Rico, the nearly nine-year-old Border collie, can learn the names of unfamiliar toys after just one exposure to the new word-toy combination. The scientists equate the dog’s apparent learning to a process seen in human language acquisition called “fast mapping.” The fast mapping abilities of children allow them to form quick and rough hypotheses about the meaning of a new word after a single exposure.
The German team first verified Rico’s 200-word “vocabulary.” In a series of controlled experiments, Rico correctly retrieved, by name, a total of 37 out of 40 items randomly chosen from his toy collection. The authors write that Rico’s “vocabulary size” is comparable to that of language-trained apes, dolphins, sea lions and parrots.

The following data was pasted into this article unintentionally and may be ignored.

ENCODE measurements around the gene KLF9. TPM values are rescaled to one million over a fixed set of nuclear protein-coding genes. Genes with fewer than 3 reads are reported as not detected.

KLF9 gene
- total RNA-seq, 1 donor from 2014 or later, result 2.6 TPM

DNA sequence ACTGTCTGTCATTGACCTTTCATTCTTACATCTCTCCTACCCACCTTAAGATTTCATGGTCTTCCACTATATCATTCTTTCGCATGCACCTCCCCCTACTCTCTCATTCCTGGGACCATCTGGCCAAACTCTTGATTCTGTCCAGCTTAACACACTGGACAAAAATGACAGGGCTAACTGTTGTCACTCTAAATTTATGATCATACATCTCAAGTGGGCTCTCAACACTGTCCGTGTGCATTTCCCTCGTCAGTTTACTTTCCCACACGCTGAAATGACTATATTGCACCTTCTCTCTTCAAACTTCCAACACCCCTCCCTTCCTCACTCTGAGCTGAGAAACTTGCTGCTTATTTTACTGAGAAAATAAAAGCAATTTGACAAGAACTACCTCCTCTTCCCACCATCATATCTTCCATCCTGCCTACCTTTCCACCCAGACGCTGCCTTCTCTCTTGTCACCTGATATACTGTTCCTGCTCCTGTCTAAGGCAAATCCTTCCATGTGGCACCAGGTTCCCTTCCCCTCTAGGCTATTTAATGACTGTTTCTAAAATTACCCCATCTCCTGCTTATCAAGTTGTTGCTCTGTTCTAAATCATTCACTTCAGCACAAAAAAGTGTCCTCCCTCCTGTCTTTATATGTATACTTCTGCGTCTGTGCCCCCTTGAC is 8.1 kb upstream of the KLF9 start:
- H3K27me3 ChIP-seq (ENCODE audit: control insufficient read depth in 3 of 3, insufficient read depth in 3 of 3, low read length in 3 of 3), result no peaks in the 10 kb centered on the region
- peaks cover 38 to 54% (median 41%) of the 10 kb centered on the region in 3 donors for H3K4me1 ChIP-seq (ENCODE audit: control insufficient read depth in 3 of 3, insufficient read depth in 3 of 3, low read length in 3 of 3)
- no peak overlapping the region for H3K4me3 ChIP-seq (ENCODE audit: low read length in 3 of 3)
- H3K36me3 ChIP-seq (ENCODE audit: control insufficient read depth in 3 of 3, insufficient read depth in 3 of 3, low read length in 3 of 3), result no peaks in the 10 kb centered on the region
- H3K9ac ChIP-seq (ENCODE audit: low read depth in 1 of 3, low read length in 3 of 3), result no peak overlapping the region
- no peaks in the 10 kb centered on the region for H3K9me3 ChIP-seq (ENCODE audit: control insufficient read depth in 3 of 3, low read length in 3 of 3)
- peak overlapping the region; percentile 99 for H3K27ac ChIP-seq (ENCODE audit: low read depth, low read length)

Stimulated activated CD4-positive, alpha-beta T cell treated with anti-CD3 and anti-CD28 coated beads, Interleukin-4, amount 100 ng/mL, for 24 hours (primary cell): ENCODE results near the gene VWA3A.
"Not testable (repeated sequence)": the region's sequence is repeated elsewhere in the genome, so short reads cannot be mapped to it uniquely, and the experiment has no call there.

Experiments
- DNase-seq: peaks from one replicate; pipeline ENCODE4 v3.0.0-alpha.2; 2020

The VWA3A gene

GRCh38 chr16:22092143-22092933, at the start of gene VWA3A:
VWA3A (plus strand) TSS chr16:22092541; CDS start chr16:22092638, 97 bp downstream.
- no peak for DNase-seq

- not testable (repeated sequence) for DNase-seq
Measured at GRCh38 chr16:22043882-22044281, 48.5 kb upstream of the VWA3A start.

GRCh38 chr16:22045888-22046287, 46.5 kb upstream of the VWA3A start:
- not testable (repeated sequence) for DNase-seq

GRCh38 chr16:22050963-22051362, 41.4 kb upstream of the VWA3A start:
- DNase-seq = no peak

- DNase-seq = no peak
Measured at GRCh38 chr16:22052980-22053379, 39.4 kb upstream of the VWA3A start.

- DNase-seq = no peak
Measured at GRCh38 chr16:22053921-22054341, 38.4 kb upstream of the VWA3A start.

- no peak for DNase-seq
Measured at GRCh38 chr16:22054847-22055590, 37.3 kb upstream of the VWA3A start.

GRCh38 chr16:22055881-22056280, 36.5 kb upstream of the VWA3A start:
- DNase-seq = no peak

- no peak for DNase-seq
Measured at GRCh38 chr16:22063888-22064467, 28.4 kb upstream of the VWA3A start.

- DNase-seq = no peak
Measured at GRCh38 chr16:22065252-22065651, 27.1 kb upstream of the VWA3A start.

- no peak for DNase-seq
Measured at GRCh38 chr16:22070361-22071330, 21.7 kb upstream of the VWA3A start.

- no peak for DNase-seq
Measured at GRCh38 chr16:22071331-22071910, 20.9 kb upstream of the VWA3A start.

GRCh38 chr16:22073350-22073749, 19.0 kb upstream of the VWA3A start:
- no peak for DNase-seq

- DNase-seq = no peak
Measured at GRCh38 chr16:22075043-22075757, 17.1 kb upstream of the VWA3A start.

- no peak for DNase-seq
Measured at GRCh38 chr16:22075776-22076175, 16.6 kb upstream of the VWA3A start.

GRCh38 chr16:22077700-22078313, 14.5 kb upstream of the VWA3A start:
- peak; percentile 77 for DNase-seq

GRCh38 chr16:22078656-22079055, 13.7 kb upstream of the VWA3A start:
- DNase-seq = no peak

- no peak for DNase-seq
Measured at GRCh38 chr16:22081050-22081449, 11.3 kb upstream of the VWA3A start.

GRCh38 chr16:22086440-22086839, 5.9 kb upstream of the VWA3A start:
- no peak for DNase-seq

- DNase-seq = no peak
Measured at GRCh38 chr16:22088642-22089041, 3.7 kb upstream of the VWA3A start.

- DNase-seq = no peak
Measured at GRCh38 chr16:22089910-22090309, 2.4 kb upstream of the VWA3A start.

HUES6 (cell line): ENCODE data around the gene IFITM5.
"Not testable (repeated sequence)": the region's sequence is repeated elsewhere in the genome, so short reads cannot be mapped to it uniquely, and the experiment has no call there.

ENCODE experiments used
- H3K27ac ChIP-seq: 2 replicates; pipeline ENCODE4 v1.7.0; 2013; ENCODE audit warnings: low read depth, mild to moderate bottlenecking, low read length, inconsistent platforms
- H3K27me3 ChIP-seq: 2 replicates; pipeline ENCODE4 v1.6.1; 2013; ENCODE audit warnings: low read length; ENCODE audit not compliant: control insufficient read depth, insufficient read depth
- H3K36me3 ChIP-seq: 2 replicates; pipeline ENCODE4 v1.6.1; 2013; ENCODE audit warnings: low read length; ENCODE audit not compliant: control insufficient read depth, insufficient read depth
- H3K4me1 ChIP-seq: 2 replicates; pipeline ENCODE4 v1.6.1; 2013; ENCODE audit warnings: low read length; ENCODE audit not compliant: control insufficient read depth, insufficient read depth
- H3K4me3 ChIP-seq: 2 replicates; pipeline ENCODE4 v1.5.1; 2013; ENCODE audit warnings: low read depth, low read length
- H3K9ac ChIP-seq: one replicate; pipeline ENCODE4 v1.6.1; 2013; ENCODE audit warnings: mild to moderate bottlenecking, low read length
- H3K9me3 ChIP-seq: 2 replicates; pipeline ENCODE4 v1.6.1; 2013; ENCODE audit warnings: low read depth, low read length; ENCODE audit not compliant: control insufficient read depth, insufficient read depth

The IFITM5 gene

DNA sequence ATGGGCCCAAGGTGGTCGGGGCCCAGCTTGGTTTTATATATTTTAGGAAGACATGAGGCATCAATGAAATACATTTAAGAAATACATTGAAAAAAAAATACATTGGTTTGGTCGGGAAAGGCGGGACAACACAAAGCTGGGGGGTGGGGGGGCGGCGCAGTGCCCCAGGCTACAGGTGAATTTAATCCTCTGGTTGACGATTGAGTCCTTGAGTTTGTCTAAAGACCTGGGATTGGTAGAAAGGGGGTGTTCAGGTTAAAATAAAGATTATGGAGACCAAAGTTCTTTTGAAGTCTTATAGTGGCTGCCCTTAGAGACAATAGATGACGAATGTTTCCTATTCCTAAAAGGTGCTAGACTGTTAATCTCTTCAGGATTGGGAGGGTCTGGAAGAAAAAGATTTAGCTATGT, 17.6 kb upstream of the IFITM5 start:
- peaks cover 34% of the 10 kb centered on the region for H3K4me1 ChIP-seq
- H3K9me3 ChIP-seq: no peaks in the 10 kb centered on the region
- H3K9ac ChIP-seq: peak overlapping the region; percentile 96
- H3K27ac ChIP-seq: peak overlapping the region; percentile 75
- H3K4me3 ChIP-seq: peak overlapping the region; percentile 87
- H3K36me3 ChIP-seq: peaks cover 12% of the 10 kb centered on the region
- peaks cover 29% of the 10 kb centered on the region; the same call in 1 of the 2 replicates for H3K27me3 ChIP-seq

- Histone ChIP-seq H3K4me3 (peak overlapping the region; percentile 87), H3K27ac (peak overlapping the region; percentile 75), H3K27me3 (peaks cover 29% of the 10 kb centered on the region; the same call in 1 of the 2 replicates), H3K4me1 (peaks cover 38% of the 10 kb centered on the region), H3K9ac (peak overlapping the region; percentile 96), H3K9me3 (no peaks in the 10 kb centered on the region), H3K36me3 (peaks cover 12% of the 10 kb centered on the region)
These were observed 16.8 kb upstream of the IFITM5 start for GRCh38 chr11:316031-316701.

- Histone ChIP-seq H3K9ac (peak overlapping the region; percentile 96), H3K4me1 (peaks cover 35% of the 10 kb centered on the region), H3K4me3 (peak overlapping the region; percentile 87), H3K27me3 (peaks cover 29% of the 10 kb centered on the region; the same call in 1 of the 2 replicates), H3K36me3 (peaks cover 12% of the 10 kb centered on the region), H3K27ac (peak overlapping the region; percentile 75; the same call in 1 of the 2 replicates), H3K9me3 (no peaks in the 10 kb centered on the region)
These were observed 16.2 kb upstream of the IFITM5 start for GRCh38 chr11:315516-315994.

Next, the researchers tested Rico’s ability to learn new words through fast mapping. Fischer’s team placed a new toy among seven familiar toys. In a separate room, the owner asked Rico to fetch the new item, using a name the Border collie had never heard before.
Rico correctly retrieved a new item in seven of ten sessions. He apparently appreciates, as young children do, that new words tend to refer to objects that do not already have names. After a month without access to these target toys, Rico retrieved them, upon request, from groups of four familiar and four completely novel toys in three out of six sessions. His retrieval rate is comparable to the performance of three-year-old toddlers, according to the authors.